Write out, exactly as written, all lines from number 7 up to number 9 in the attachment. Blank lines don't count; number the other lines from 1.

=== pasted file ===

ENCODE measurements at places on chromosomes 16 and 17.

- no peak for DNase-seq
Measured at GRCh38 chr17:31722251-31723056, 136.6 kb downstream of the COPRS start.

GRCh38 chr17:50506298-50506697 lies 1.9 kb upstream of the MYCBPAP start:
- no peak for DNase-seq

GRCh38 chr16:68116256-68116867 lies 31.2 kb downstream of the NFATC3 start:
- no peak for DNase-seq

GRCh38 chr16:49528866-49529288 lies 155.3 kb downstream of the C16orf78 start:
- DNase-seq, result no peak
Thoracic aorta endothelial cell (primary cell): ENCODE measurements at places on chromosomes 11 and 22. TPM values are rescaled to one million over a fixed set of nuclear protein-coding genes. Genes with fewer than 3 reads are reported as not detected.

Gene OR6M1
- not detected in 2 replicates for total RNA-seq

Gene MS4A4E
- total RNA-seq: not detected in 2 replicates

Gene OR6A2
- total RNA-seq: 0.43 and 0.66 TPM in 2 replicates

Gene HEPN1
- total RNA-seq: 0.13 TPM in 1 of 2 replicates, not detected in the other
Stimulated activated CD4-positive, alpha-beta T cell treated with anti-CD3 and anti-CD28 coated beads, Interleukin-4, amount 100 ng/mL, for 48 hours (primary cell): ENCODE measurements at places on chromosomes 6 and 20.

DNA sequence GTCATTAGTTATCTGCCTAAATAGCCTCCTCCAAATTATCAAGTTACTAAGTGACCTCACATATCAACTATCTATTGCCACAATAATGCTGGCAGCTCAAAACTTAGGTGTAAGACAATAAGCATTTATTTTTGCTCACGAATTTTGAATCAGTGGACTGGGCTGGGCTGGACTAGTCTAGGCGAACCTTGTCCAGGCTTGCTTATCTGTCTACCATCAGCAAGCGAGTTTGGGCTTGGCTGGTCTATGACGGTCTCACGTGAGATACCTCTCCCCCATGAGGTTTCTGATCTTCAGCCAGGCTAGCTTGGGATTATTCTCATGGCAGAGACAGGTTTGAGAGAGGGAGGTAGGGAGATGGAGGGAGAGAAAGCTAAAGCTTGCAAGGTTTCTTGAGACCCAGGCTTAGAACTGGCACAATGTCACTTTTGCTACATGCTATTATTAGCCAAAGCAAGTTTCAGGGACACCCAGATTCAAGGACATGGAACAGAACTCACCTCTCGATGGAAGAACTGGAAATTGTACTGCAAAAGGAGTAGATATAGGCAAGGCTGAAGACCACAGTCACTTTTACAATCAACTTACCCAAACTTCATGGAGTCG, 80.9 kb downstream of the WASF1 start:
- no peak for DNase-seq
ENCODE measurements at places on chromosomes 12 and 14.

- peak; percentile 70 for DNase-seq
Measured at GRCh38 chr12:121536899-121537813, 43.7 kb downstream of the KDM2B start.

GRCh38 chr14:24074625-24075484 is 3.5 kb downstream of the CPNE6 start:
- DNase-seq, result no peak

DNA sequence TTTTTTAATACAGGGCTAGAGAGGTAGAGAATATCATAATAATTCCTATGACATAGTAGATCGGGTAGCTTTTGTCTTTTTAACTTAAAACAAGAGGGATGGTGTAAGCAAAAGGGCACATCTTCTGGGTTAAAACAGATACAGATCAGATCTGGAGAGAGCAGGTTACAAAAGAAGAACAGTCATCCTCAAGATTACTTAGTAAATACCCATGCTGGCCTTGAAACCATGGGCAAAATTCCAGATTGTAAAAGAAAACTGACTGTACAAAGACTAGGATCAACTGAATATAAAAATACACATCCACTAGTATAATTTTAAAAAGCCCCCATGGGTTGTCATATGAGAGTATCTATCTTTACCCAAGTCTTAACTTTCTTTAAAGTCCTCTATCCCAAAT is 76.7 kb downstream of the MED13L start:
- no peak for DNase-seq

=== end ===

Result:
- no peak for DNase-seq

GRCh38 chr16:49528866-49529288 lies 155.3 kb downstream of the C16orf78 start:
- DNase-seq, result no peak